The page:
“Parker’s Back”-Flannery O’Conner Tattooing the World- Juniper Ellis
· Born March 25, 1925 in Savannah, Georgia – August 3, 1964 (Age 39) in Milledgeville, Baldwin County, Georgia, US
· Novelist, short story writer, essayist
· Writing Period1946-1965
· Genre writer of Southern Gothic
· Literary Movement member of Christian Realism
· Subject Interest include Morality, Catholicism, grace, and Transcendence
· Most well-known pieces are Wise Blood, The Violent Bear it Away, A Good Man is Hard to Find, Everything that Rises must Converge
1. Parker explains that his tattoo is the link between his wife and him initially meeting. Parker showcases his tattoo in a form of courtship with a Western image of masculinity (Flannery Para 427). How does this differ from Ellis’s Chapter 1 “Tatau and Malu” and its purpose in courtship and gender roles?
2. “He stay in the Navy for five years and seemed a natural part of the grey mechanical ship, except for his eyes, which […] reflected the immerse spaces around him as if they were a microcosm of the mysterious sea […] Everywhere he went he picked up more tattoos” (Para 428). Does Parker’s career as a sailor explain his fascination with the traveling or Oceania tattoo culture?
3. “He did not care much what the subject was as long as it was colorful…Parker would be satisfied with each tattoo for about a month, then something about it that attracted him would wear off” (Para 428). Does the tattoos’ insignificance clash with Samoan’s tattoo philosophy of genealogy and sacredness?
4. Saved from a burning tractor, Parker decides on a tattoo of Christ on his back. His interaction with his tattooist is depicted as comical. “The artist agreed. Any one stupid enough to want a Christ on his back, he reasoned, would be just as likely as not to change his mind the next minute, but once the work was begun he could hardly do so” (Para 436) How does this account showcase the differences between a tattooist in America and a tattooist in Oceania collaborating to create tattoos with the person being tattooed?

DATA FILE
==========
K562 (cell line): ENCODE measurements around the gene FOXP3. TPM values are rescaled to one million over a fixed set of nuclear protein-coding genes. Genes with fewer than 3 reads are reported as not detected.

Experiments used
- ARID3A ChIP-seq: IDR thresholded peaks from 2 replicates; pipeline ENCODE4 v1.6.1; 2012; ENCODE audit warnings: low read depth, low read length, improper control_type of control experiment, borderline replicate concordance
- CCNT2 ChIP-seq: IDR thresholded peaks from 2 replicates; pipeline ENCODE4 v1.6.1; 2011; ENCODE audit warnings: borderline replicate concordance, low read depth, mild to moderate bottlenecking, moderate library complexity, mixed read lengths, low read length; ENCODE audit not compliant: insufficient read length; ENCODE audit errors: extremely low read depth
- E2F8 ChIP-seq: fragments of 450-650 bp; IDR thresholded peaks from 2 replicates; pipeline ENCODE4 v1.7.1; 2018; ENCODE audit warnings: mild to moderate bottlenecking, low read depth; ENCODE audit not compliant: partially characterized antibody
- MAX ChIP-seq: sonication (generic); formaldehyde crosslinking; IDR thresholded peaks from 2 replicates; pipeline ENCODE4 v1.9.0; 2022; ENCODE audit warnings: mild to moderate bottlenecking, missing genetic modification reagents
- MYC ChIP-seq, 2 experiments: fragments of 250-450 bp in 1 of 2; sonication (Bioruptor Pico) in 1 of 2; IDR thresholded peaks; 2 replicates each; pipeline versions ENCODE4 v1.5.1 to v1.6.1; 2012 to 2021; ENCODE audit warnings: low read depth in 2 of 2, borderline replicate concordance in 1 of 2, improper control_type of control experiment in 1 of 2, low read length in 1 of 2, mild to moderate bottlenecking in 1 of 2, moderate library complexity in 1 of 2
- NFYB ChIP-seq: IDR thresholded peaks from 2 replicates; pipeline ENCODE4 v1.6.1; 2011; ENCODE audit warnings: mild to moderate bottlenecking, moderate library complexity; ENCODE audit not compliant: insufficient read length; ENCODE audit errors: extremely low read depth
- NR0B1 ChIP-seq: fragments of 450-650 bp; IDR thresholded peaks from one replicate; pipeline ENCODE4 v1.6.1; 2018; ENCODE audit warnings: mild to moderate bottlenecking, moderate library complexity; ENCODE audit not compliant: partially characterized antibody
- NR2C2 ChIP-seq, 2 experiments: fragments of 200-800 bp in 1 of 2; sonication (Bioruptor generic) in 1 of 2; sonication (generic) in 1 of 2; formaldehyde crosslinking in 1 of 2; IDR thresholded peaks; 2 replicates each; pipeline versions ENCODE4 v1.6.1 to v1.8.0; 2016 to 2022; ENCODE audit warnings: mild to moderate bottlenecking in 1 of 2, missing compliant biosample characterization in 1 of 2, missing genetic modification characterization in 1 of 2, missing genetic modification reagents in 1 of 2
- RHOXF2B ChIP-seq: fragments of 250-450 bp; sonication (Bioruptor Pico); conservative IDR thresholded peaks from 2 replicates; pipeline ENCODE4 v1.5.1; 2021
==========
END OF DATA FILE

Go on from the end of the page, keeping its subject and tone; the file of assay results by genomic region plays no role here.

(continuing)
5. Similarly Queequeg from Moby Dick experiences a life threatening experience that prompts him to re-crave his image upon wood. “After Quequeg recovers from his own life-threatening fever, he carves portions of his tattoo into his coffin, copying the designs into the wood that will form Ishmael’s lifebuoy” (Ellis p 61). Is there connection among life, death, and tattooing?
6. “White men who chose to acquire the marks necessary to gain standing in the Pacific often returned to their homelands only to emphasize the necessity and deny the choice behind their tattoo” (Ellis p 155). When someone tattoos outside the context of Oceania culture is it cultural appropriation, a political contract of loyalty, or a fashion trend of the unknown?
Ellis, Juniper. Pacific Designs in Print and Skin: Tattooing the World. New York: Colombia U, 2008. Print.
Gooch, Brad. Flannery: A Life of Flannery O'Connor, 2010. Print.
O'Connor, Flannery. "Parker's Back." Everything That Rises Must Coverage. New York: Signet Classic, 1965. 425-442. Print.